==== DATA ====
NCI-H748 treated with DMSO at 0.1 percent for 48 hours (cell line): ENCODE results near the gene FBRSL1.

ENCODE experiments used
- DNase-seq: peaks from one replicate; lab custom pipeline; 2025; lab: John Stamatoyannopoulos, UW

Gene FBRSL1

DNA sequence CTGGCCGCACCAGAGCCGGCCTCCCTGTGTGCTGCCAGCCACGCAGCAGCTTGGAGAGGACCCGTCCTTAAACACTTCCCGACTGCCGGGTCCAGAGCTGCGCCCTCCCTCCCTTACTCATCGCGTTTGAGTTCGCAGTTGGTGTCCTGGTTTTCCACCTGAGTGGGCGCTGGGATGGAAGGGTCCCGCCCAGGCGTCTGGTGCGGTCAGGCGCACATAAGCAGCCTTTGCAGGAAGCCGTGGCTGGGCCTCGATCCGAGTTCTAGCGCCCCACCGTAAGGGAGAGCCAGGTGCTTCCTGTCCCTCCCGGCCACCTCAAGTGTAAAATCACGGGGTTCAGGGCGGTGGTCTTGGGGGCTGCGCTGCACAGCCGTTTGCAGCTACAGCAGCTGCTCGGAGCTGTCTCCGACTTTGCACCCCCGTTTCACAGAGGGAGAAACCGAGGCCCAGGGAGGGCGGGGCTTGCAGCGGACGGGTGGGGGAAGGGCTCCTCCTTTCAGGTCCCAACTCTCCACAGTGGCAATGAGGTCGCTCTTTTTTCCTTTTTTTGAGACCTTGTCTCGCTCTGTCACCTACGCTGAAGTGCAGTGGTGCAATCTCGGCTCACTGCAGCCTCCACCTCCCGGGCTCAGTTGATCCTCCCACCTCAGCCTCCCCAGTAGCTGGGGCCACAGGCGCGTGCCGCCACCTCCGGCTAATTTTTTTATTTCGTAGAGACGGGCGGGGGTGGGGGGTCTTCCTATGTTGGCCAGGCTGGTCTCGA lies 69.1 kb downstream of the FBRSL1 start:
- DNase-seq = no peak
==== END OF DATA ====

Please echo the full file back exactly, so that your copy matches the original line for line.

NCI-H748 treated with DMSO at 0.1 percent for 48 hours (cell line): ENCODE results near the gene FBRSL1.

ENCODE experiments used
- DNase-seq: peaks from one replicate; lab custom pipeline; 2025; lab: John Stamatoyannopoulos, UW

Gene FBRSL1

DNA sequence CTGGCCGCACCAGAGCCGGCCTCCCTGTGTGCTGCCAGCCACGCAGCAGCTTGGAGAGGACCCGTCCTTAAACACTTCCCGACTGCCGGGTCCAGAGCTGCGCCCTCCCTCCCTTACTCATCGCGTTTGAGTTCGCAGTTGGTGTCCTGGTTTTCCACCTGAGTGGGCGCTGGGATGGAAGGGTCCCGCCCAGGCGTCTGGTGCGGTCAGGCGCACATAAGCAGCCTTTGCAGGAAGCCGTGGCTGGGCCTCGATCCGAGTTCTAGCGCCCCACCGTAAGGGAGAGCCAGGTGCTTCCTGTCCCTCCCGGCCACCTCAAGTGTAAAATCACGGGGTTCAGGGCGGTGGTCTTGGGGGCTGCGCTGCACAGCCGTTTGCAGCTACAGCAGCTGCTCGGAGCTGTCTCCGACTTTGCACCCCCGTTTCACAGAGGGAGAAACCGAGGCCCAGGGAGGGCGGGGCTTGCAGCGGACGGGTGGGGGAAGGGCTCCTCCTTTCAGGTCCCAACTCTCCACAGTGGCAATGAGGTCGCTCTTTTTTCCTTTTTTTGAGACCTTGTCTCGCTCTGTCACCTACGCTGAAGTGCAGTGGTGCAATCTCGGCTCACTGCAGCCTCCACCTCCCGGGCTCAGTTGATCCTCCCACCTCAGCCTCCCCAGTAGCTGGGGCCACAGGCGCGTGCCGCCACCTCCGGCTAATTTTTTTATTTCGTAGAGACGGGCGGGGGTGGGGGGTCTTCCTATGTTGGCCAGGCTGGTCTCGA lies 69.1 kb downstream of the FBRSL1 start:
- DNase-seq = no peak